Radio broadcaster Jerry Richmond calls 500th Trousdale County … – Tennessean

In the 1970s Jerry Richmond could hardly believe The Tennessean was willing to pay him $5 each week to attend Trousdale County High School football games as long as he kept statistics and called them in afterward.
“I got into the game on a press pass and got paid $5 on top of that,” said Richmond, a Hartsville native. “I thought ‘Wow − this is a pretty good gig.'”
The former Trousdale County backup quarterback kept his statistics in the press box seated next to Yellow Jackets’ radio play-by-play broadcaster Johnny Hawkins and the two became fast friends.
“Johnny was in the booth that first night by himself with nobody to help him,” Richmond said. “I started doing some spotting, started doing a little talking, started doing some more talking and that’s how it all started.”
It hasn’t stopped since.
Richmond slid into the play-by-play seat in 1983 to begin what has turned out to be a remarkable career. He reached a landmark last week when Richmond called his 500th Trousdale County football game.
“I had no intention of doing play-by-play,” Richmond said. “After Johnny we’d gone several years with this one doing the play-by-play and I helped, then this one would do the play-by-play and I helped. Then there came a time when there wasn’t anybody else to do it. They said, ‘Cheese (Richmond’s nickname) you’re going to have to do this or we’re not going to have a broadcast.'”
Richmond’s first broadcast was against Portland. He called every Trousdale County game for five years before missing a game to attend a church function in Boston and has since called 451 consecutive games.
Trousdale County has been a state power since the 1970s and calling games for a successful program helped make Richmond, who can be heard on WTNK 93.5-FM and 93.9-FM / 1090-AM, want to stick around,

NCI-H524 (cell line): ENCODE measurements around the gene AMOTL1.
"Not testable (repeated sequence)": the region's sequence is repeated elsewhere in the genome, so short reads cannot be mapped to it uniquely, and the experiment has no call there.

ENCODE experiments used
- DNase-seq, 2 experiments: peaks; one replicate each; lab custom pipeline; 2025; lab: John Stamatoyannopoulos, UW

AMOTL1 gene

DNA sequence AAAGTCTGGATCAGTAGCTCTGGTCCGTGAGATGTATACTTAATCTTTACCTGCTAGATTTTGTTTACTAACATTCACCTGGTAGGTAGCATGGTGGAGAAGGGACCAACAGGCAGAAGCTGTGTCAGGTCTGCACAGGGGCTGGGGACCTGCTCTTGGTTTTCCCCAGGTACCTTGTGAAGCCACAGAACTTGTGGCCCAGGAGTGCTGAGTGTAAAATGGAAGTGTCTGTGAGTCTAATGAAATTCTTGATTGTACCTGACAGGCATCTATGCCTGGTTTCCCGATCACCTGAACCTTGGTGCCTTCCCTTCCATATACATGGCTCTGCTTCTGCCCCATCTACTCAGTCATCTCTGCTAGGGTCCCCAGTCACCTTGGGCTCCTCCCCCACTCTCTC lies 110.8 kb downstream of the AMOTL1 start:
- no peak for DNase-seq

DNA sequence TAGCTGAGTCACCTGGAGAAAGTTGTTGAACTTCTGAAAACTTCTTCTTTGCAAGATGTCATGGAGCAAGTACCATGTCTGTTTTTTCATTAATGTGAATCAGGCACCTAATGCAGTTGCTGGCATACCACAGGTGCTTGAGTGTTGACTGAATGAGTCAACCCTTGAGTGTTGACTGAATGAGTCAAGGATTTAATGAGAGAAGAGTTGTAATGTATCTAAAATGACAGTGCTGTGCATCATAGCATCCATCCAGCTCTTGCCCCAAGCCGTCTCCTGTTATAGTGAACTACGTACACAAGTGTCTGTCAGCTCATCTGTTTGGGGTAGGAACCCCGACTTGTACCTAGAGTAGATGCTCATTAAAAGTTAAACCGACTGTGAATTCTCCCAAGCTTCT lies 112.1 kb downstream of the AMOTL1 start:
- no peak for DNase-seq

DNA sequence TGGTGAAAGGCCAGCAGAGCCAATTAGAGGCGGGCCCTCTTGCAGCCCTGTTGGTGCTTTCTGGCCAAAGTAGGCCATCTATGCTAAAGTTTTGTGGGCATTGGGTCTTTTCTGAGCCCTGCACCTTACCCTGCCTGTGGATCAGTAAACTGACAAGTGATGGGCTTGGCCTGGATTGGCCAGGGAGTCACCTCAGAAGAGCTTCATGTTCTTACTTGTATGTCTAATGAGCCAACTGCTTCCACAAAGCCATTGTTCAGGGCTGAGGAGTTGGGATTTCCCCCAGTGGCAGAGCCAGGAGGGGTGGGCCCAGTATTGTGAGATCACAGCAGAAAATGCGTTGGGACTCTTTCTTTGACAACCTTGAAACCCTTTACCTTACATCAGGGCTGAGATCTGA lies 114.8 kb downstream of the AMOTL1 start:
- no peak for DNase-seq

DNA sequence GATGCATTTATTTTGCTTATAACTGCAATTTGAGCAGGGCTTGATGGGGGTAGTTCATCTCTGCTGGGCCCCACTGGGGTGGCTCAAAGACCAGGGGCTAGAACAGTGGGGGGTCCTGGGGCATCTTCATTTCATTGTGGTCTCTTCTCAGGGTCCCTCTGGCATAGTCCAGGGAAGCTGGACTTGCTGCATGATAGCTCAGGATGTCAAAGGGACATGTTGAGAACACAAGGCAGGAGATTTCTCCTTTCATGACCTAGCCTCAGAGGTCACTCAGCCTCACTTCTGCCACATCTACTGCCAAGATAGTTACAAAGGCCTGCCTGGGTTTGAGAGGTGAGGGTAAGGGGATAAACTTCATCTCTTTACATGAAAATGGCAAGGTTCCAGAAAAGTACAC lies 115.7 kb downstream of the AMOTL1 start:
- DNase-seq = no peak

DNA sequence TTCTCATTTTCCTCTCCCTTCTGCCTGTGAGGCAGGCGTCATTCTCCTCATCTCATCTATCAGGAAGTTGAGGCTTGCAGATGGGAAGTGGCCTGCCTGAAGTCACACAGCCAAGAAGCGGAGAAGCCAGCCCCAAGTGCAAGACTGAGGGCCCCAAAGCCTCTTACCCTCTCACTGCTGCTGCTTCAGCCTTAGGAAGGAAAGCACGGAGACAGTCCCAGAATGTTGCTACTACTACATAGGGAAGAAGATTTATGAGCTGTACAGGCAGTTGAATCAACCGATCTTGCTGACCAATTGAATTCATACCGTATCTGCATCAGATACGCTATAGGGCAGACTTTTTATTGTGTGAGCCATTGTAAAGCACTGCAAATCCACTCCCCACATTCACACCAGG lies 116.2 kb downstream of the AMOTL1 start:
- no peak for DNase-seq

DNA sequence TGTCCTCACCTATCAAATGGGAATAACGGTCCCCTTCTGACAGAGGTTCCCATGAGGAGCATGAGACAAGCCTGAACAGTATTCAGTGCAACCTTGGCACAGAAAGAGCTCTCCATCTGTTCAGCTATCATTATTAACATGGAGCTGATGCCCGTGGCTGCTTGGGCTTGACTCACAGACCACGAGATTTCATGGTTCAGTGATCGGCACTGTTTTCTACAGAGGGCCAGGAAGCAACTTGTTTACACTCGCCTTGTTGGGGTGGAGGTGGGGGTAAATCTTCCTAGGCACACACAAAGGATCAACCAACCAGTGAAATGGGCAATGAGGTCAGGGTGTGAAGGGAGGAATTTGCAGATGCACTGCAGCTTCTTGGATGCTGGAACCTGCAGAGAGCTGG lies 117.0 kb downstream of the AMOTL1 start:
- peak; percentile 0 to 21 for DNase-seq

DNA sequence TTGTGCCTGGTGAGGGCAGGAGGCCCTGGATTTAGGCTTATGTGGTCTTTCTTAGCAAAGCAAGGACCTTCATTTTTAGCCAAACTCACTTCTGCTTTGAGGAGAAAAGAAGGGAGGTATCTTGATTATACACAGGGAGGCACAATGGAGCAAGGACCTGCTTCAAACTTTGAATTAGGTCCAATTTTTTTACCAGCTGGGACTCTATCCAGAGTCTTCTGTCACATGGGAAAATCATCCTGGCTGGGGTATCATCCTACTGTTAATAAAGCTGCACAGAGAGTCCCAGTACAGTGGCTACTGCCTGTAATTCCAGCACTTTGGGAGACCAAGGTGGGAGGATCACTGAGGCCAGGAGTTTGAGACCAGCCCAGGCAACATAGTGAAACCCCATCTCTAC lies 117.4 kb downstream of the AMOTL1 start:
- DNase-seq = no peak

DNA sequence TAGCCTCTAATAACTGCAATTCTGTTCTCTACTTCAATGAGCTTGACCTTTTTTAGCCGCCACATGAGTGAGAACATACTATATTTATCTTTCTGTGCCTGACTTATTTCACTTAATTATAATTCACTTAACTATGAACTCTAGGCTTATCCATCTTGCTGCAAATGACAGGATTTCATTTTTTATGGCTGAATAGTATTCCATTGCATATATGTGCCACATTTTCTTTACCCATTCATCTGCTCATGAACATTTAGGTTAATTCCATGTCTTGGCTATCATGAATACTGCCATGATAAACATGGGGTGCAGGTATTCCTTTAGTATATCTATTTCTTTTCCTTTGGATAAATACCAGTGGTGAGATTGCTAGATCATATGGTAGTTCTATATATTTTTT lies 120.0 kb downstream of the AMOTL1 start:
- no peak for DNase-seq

“Broadcasting a good product really helps,” he said.
Trousdale County has played in nine state championship games and won eight in Richmond’s tenure.
Richmond, the WTNK sports director who also hosts a weekday talk show, estimates he has also called at least 2,000 Trousdale County basketball games.
How much longer will Richmond stay behind the mic?
“As long as I enjoy it, and I do,” he said. “I’ve never been anywhere that I said, ‘Oh I wish I didn’t have to go there tonight.’ So I guess at this point for retirement, I think about it but I’m not planning on it.”
Former Middle Tennessee State basketball standout Reggie Upshaw is returning to the program as coordinator of player development.
Upshaw, who spent the last seven years playing professionally, finished his playing career at MTSU (2013-17) on the Blue Raiders all-time lists in points (fifth, 1,571), rebounds (fourth, 910), field goals made (fifth, 598), steals (fourth, 151), blocks (fifth, 110) and games played (tied for first, 140). He helped lead MTSU to 99 wins and a 52-18 Conference USA record.
“MTSU has always been home for me, so coming back and being able to give back to this program after everything the program has given me is a huge blessing,” Upshaw said. “I look forward to getting to work with coach (Nick) McDevitt and the rest of the staff and the players.”
Nashville’s Brandt Snedeker will get the 2023 Simmons Bank Open for the Snedeker Foundation Korn Ferry Tour Tournament activities under way Monday when he hosts the Sneds & Friends Pro-Am at The Golf Club of Tennessee.
Some of the celebrities who have committed to play in the Pro-Am include comedian Nate Bargatze, radio personality Bobby Bones, UFC fighter Michael Chandler, Brian Littrel of the Backstreet Boys and country music singers Chris Lane and Drew Holcomb.
The Simmons Bank Open for the Snedeker Foundation is Sept. 14-17 at The Grove. The field will feature 144 players on the Korn Ferry Tour standings.
Five individuals will be inducted into the Tennessee Tech Sports Hall of Fame 2023 class.
The 49th class includes former football standouts Bruce Hatfield (1984-87) and Tim Benford (2008-11) along with Tristan Archer (baseball, 2010-13), M. Dianne Murphy (women’s basketball, volleyball, tennis supporter), and Beth Underhill (golf, 2002-06).
After becoming Tech’s fourth all-time leading tackler Hatfield went on to coach at Hendersonville (1998-2017) where he built the Commandos into a state power. He posted a 159-89 record and became the program’s all-time winningest coach. He returned to Tech as linebackers coach in 2018.  
Benford, a wide receiver, is Tech’s career leader in receptions (216) and receiving yardage (3,097 yards).
The class will be inducted during homecoming weekend Nov. 3-4.
If you have an item for Midstate Chatter contact Mike Organ at 615-259-8021 or on X, formerly the Twitter platform @MikeOrganWriter.

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